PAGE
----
Risperdal and Diabetes — Another Tale of Marketing Over Disclosure
Johnson & Johnson has been ordered by a South Carolina court to pay $327 million for minimizing the links between its antipsychotic drug, Risperdal, and diabetes.
The case centers on allegations that Johnson & Johnson marketed Risperdal in a way that was misleading in product labels, “Dear Doctor letters” and in personal sales calls to physicians.
In 2004, the Food & Drug Administration sent Janssen Pharmaceuticals (the division of Johnson & Johnson responsible for Risperdal) a warning letter. The FDA had received post-marketing reports of diabetes mellitus developing in patients who were prescribed Risperdal. The FDA had previously demanded that Jannsen send a warning letter to physicians and it its 2004 correspondence sets forth that Johnson & Johnson minimized the “…risks associated with Risperdal and claims that Risperdal is safer than other atypical antipsychotics, when this has not been demonstrated by substantial evidence or substantial clinical experience”.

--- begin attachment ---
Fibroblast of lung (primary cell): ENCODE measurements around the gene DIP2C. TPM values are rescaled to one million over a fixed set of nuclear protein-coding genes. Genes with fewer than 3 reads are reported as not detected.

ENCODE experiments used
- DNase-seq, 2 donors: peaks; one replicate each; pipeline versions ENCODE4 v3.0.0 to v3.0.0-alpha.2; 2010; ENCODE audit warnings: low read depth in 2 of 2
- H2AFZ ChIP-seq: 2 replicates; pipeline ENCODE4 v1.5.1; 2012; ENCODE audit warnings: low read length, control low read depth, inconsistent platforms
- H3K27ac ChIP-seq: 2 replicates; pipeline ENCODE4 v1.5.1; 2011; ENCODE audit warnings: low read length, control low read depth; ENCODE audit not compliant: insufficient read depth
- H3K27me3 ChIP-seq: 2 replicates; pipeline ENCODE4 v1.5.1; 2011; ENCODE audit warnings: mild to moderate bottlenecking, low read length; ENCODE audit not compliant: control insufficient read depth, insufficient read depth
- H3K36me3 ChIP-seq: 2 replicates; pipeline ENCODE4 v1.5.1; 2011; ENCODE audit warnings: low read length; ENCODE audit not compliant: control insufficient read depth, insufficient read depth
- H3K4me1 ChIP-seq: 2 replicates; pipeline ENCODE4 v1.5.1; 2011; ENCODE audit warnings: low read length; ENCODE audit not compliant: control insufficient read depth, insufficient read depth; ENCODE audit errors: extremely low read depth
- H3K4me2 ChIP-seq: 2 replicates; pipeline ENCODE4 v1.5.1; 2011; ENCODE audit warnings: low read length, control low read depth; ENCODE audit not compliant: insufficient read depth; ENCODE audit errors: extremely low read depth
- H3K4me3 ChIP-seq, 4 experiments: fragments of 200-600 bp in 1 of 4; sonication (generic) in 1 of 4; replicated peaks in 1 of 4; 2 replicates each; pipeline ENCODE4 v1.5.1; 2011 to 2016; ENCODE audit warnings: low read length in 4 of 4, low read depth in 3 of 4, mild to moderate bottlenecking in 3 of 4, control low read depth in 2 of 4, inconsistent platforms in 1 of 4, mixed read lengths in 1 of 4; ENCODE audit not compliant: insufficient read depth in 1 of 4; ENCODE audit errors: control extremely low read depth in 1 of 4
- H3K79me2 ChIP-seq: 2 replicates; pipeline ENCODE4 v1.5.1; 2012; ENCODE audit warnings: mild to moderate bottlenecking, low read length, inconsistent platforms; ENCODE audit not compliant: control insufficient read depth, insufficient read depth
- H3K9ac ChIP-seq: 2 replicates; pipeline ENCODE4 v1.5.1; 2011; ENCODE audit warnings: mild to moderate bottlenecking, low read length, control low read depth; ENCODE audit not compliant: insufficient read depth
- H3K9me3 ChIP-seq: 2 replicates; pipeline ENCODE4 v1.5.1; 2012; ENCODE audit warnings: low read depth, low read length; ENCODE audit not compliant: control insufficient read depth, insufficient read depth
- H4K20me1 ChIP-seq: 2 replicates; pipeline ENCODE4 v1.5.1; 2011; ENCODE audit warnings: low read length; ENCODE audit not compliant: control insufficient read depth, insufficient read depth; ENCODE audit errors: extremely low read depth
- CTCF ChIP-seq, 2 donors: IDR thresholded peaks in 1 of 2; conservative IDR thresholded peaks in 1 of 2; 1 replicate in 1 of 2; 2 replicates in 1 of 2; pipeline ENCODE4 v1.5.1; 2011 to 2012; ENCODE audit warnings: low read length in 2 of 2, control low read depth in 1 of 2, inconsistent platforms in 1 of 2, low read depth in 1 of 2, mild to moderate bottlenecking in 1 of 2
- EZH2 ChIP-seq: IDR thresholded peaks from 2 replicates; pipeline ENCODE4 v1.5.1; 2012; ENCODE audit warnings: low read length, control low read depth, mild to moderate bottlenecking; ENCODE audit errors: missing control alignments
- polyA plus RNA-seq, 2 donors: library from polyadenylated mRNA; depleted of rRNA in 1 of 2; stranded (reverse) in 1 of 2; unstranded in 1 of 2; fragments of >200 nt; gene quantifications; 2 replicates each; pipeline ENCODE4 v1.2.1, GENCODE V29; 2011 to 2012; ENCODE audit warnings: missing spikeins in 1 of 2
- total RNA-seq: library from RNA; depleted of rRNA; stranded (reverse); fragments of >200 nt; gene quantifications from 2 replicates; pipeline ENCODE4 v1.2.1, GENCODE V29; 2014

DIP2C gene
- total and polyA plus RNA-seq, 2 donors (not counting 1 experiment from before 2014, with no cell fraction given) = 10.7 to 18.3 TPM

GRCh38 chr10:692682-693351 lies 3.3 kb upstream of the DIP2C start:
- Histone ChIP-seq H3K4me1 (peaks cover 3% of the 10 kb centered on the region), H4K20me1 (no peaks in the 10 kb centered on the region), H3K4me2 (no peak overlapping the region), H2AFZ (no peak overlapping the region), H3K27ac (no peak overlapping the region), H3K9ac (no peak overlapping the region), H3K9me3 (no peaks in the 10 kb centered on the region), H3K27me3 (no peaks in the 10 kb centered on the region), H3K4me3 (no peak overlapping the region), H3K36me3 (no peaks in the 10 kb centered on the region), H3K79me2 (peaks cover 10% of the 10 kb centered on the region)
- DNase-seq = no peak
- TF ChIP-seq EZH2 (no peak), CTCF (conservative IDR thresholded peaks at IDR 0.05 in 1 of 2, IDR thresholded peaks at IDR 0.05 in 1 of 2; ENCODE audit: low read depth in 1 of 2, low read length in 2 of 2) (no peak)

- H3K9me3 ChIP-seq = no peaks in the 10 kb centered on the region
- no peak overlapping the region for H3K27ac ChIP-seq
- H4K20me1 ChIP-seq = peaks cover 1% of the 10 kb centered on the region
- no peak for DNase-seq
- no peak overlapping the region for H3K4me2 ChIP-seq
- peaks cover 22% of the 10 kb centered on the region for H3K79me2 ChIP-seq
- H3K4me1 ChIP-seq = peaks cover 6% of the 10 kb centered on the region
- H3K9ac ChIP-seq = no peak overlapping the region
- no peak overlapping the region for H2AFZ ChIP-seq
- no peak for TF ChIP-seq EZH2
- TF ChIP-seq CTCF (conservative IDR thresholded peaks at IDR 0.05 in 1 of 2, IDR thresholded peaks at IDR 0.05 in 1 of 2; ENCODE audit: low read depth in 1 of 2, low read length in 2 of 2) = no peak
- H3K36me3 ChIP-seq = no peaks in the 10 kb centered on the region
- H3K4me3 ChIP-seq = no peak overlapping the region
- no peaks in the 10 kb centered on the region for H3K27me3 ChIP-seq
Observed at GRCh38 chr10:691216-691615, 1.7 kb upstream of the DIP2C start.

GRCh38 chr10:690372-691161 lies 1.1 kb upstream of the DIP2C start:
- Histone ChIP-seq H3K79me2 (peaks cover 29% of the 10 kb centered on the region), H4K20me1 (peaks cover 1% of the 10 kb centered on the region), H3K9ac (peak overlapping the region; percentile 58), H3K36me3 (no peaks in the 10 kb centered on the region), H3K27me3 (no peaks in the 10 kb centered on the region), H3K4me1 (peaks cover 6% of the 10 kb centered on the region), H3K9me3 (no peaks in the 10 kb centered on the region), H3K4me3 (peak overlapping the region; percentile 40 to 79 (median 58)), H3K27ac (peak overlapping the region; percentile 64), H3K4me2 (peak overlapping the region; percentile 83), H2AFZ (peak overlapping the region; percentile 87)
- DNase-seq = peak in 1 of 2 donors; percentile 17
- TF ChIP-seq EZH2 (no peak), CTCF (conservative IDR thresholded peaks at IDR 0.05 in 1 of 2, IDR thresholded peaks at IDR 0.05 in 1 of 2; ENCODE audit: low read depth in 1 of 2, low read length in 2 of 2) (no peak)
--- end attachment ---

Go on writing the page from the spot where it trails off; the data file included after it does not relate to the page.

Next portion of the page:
In the South Carolina case, the state sued Johnson & Johnson and alleged that deceptive information was disseminated about the dangers of Risperdal and, in particular, that the company downplayed the significant dangers of diabetes secondary to taking the drug. In the ruling, the judge, Judge Roger Couch, wrote a 17 page decision that the drug maker’s executives had “allowed the profit-at-all-costs mentality to cloud” good judgment that would have resulted in a clear warning about Risperdal.
Risperdal was a very big seller for Johnson & Johnson until it lost its patent on the drug. Sales in 2007 were $4.5 billion and declined to $527 million last year. The drug maker still made over $8 billion in the years 2007 to 2010 in sales of the drug.
Judge Couch found that Johnson & Johnson had marketed the drug using labels with deceptive information, marketing letters to physicians and sales calls to doctors’ offices. He fined the drug manufacturer in hundereds of thousands of individual instances for violation of South Carolina’s state consumer protection laws.
Similar cases have been heard in Pennsylvania, Louisiana, and West Virginia.
Johnson & Johnson has indicated they will appeal Judge Couch’s decision.